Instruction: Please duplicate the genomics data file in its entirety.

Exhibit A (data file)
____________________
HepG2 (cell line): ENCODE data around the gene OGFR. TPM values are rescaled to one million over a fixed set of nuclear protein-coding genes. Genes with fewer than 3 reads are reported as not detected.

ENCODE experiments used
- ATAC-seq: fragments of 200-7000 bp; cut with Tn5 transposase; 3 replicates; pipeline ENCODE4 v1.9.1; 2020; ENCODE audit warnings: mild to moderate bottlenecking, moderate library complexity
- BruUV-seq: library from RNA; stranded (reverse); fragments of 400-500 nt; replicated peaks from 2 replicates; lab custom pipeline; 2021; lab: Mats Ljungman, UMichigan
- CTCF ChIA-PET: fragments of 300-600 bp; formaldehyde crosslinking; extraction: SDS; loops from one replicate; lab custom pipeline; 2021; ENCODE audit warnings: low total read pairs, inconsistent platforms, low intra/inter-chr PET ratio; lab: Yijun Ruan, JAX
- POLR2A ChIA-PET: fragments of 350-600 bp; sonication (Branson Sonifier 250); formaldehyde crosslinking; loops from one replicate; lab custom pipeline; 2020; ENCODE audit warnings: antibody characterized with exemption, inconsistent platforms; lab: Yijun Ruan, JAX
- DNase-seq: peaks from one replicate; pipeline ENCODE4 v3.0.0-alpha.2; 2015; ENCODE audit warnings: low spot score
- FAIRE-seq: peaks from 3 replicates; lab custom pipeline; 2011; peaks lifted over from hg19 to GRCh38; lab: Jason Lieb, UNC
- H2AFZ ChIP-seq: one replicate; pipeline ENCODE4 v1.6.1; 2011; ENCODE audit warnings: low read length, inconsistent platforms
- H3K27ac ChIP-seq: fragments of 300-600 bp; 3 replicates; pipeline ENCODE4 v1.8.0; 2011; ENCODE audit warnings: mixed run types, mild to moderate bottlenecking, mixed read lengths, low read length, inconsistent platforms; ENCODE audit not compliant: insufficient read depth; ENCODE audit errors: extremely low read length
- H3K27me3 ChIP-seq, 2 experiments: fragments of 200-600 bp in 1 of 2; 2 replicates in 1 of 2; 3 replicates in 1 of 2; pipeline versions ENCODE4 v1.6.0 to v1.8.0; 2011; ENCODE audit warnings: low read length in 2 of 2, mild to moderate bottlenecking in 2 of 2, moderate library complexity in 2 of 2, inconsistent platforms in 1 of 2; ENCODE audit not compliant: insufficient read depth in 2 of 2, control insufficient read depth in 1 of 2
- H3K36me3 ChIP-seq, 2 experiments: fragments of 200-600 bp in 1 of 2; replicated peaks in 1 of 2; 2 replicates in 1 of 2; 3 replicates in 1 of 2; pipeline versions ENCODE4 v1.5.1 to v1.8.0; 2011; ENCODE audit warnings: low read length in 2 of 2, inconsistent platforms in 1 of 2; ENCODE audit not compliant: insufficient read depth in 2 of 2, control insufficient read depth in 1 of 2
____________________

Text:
HepG2 (cell line): ENCODE data around the gene OGFR. TPM values are rescaled to one million over a fixed set of nuclear protein-coding genes. Genes with fewer than 3 reads are reported as not detected.

ENCODE experiments used
- ATAC-seq: fragments of 200-7000 bp; cut with Tn5 transposase; 3 replicates; pipeline ENCODE4 v1.9.1; 2020; ENCODE audit warnings: mild to moderate bottlenecking, moderate library complexity
- BruUV-seq: library from RNA; stranded (reverse); fragments of 400-500 nt; replicated peaks from 2 replicates; lab custom pipeline; 2021; lab: Mats Ljungman, UMichigan
- CTCF ChIA-PET: fragments of 300-600 bp; formaldehyde crosslinking; extraction: SDS; loops from one replicate; lab custom pipeline; 2021; ENCODE audit warnings: low total read pairs, inconsistent platforms, low intra/inter-chr PET ratio; lab: Yijun Ruan, JAX
- POLR2A ChIA-PET: fragments of 350-600 bp; sonication (Branson Sonifier 250); formaldehyde crosslinking; loops from one replicate; lab custom pipeline; 2020; ENCODE audit warnings: antibody characterized with exemption, inconsistent platforms; lab: Yijun Ruan, JAX
- DNase-seq: peaks from one replicate; pipeline ENCODE4 v3.0.0-alpha.2; 2015; ENCODE audit warnings: low spot score
- FAIRE-seq: peaks from 3 replicates; lab custom pipeline; 2011; peaks lifted over from hg19 to GRCh38; lab: Jason Lieb, UNC
- H2AFZ ChIP-seq: one replicate; pipeline ENCODE4 v1.6.1; 2011; ENCODE audit warnings: low read length, inconsistent platforms
- H3K27ac ChIP-seq: fragments of 300-600 bp; 3 replicates; pipeline ENCODE4 v1.8.0; 2011; ENCODE audit warnings: mixed run types, mild to moderate bottlenecking, mixed read lengths, low read length, inconsistent platforms; ENCODE audit not compliant: insufficient read depth; ENCODE audit errors: extremely low read length
- H3K27me3 ChIP-seq, 2 experiments: fragments of 200-600 bp in 1 of 2; 2 replicates in 1 of 2; 3 replicates in 1 of 2; pipeline versions ENCODE4 v1.6.0 to v1.8.0; 2011; ENCODE audit warnings: low read length in 2 of 2, mild to moderate bottlenecking in 2 of 2, moderate library complexity in 2 of 2, inconsistent platforms in 1 of 2; ENCODE audit not compliant: insufficient read depth in 2 of 2, control insufficient read depth in 1 of 2
- H3K36me3 ChIP-seq, 2 experiments: fragments of 200-600 bp in 1 of 2; replicated peaks in 1 of 2; 2 replicates in 1 of 2; 3 replicates in 1 of 2; pipeline versions ENCODE4 v1.5.1 to v1.8.0; 2011; ENCODE audit warnings: low read length in 2 of 2, inconsistent platforms in 1 of 2; ENCODE audit not compliant: insufficient read depth in 2 of 2, control insufficient read depth in 1 of 2